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Rita

Real Estate Reveal in the SF Mission District

By | Just Sold, San Francisco Real Estate News

Real Estate Reveal in the SF Mission District

Ravaged by fire in 2015, leaving one dead, and 60 homeless, the building at Mission and 22nd Streets hit the market late last year. However, with no pending buyers in sight, the architects have taken to envisioning what’s to come for this highly develop-able 1/2 acre lot in the heart of the Mission District.

2588 Mission Street rendering - Ian Birchall & Associates

2588 Mission Street rendering – Ian Birchall & Associates

The 9-story development rendered by Ian Birchall and Associates, would house 129 apartments, including over 6,400sqft. of street level retail space, an expansive “community space,” basement parking for 30 cars, and 121 bikes. Read more on SocketSite>>>

Views as Art – 1200 Gough Gets Multiple Offers

1200 Gough Street – Views as Art

Views as art – 1200 Gough is a masterpiece.

I knew this one would last long! This masterfully modern, one-bedroom condominium with spectacular vistas, listed mid-October and immediately garnered multiple offers, one all cash).

Let me help you sell your San Francisco luxury real estate – or find your next home.

Views as art! 1200 Gough Street, in the heart of San Francisco

See more of  my properties here.

San Francisco Real Estate News

October – San Francisco Real Estate News

By | San Francisco Real Estate News

Breed Introduces Legislation Protecting San Francisco’s At-risk Housing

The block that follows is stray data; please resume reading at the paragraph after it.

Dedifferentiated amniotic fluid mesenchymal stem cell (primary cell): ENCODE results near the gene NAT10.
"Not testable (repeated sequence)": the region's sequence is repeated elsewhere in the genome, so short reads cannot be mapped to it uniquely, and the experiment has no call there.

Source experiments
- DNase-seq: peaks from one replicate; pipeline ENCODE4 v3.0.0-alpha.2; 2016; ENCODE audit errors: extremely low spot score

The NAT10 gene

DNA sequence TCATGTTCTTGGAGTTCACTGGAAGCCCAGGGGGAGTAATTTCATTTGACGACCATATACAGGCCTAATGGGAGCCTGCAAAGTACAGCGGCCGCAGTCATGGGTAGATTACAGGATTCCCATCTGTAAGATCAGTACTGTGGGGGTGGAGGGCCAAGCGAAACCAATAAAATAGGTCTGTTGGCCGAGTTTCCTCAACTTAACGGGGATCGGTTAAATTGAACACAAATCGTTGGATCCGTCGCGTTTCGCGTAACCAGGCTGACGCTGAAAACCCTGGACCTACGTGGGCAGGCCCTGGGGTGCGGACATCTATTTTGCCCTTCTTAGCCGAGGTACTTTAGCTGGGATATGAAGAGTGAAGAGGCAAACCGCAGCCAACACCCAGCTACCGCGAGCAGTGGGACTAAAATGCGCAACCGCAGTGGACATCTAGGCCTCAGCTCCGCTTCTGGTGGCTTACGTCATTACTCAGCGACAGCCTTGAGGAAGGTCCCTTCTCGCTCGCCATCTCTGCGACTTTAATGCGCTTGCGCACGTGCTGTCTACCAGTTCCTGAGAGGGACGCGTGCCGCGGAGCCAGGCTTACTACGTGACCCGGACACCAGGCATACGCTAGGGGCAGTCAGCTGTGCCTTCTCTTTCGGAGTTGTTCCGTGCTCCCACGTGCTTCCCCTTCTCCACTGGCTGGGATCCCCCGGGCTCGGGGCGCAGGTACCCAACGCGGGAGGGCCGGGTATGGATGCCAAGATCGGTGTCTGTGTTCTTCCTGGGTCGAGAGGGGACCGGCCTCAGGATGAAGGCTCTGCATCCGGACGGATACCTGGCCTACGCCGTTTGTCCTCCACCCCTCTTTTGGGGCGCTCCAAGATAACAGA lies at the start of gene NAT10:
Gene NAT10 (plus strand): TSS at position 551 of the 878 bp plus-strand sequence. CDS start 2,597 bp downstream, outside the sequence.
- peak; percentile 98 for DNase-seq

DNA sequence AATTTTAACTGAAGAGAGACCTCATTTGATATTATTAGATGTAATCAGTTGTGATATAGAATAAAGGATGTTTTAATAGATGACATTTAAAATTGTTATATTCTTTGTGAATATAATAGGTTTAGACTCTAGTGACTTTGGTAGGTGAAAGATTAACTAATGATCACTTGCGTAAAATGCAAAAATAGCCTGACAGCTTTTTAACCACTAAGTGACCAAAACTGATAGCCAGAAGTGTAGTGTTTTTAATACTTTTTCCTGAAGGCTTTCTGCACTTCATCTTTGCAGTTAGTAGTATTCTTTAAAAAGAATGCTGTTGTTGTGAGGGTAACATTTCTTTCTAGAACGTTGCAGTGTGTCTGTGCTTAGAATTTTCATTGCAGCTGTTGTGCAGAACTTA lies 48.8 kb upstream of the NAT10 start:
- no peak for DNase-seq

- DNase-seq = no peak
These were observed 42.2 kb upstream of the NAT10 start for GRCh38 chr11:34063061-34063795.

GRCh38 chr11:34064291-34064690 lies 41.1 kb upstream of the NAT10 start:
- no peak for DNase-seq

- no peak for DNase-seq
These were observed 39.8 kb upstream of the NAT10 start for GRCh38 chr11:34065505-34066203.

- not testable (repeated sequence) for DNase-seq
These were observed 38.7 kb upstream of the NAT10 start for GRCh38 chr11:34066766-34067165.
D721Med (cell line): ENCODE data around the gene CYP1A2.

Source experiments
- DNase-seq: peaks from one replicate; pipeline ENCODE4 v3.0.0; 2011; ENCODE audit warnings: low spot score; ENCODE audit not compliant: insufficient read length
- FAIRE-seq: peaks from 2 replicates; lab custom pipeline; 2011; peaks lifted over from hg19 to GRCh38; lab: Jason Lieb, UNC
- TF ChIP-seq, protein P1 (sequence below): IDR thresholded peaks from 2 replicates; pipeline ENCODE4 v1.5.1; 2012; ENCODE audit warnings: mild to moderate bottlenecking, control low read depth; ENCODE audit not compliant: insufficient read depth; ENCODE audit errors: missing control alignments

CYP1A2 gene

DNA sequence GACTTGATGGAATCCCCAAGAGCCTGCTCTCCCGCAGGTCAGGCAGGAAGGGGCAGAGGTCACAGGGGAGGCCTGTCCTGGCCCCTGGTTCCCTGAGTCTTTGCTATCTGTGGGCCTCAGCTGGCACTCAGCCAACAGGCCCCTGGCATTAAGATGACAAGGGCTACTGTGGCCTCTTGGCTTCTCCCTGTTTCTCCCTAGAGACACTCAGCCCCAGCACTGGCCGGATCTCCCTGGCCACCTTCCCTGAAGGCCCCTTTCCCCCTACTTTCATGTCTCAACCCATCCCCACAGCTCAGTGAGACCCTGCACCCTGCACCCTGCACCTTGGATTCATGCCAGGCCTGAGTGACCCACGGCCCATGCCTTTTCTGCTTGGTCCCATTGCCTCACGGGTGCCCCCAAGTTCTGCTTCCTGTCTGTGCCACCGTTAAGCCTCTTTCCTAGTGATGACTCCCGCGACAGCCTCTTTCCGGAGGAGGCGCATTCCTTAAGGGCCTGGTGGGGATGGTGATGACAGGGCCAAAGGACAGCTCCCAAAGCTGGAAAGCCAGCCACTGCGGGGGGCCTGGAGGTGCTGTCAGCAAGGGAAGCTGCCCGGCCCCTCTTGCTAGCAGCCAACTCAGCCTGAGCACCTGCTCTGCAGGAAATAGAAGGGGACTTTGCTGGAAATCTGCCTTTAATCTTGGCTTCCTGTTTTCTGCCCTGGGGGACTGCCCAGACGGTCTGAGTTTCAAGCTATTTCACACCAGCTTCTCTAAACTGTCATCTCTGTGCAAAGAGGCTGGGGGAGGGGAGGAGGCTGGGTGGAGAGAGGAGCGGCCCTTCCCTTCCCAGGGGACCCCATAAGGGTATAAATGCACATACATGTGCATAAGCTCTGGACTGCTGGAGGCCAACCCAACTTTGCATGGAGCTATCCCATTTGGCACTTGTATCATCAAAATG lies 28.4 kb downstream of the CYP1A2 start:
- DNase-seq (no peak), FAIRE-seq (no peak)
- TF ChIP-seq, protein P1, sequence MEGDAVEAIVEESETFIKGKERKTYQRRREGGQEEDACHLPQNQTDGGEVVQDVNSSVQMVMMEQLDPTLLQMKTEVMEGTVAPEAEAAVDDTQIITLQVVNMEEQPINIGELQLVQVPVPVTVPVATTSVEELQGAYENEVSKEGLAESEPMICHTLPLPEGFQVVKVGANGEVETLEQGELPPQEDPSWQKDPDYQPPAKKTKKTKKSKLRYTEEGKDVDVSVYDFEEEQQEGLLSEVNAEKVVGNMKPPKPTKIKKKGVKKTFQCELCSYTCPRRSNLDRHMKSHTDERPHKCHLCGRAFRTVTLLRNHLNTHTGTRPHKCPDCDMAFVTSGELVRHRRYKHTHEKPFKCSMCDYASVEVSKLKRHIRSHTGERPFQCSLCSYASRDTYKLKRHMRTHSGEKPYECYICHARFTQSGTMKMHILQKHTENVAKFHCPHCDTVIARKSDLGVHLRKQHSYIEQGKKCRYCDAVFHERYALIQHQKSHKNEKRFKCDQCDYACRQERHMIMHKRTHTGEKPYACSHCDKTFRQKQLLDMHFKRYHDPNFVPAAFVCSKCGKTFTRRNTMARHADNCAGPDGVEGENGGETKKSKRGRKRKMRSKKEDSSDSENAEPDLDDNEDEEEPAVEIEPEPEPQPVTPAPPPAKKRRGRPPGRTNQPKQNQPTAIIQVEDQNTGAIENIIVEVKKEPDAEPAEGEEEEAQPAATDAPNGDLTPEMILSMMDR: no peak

San Francisco Mayor London Breed

San Francisco Mayor London Breed

Just two months after being inaugurated, Mayor London Breed has introduced her first major law in an attempt to secure San Francisco’s stalled pipeline of new housing.

It targets 3,420 units of housing, 498 of which would be permanently affordable, “currently at-risk due to unrealistic permitting deadlines” in part set by Proposition C, according to the mayor’s office. In particular, the 30-month timetable set by the measure didn’t take into account the lengthy entitlement process, which can take years.
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Refined Plans for SF Mega Mansion – SocketSite

2950 Pacific under redevelopment

2950 Pacific under redevelopment

Purchased by Mark and Alison Pincus for $16 million in 2012, the nearly 12,000-square-foot Pacific Heights manse at 2950 Pacific Avenue, returned to the market in 2014 with plans to add a bunker below the home and an $18 million price tag.

Withdrawn from the MLS and scrubbed from the listing agent’s site in early 2015, the property quietly sold to developer Troon Pacific for $16 million that November, at which point even bigger plans to gut and expand the Albert Farr-designed home were working their way through Planning.
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Index for Bay Area Home Values Inches Up, NY Slips, and Vegas Jumps

Having ticked up 1.1 percent in May, the S&P CoreLogic Case-Shiller Index for single-family home values within the San Francisco Metropolitan Area – which includes the East Bay, North Bay and Peninsula – inched up 0.5 percent in June to an all-time high and is running 10.7 percent higher versus the same time last year, but with uneven gains across the market.

While the index for the bottom third of the Bay Area market inched up 0.6 percent and is running 11.1 percent higher versus the same time last year, the index for the middle third of the market ticked up 0.9 percent and is 13.2 percent higher, year-over-year, and the index for the top third of the market inched up a nominal 0.1 percent and is now running 9.3 percent above its mark at the same time last year.